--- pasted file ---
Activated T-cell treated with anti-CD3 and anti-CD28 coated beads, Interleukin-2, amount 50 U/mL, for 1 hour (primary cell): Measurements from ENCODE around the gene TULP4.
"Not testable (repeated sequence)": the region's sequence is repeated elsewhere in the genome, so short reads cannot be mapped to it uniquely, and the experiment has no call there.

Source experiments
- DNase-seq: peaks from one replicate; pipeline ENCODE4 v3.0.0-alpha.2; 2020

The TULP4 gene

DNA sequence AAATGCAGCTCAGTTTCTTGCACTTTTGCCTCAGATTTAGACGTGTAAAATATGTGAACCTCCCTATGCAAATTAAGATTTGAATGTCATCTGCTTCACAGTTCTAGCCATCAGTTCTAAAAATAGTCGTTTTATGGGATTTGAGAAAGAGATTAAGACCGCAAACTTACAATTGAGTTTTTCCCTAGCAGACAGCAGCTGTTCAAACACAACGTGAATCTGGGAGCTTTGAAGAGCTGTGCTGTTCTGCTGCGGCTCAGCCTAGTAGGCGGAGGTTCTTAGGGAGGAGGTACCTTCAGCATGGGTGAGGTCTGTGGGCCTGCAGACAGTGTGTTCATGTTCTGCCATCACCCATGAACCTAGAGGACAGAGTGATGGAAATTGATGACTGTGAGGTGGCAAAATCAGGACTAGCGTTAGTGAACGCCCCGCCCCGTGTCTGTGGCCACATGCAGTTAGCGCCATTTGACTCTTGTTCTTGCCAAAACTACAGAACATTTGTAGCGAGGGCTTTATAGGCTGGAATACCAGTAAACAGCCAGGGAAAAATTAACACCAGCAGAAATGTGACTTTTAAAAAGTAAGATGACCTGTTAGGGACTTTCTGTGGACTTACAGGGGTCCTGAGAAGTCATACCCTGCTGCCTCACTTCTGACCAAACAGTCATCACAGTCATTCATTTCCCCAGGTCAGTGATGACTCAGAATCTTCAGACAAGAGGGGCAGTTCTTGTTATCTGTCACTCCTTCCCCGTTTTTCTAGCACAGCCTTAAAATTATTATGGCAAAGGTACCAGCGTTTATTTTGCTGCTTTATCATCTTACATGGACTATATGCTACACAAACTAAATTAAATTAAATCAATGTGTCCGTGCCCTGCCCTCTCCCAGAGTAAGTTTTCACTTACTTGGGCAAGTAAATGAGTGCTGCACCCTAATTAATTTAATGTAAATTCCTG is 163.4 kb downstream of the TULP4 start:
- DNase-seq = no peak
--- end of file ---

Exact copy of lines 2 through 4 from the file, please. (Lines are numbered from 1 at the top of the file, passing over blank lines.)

"Not testable (repeated sequence)": the region's sequence is repeated elsewhere in the genome, so short reads cannot be mapped to it uniquely, and the experiment has no call there.

Source experiments
- DNase-seq: peaks from one replicate; pipeline ENCODE4 v3.0.0-alpha.2; 2020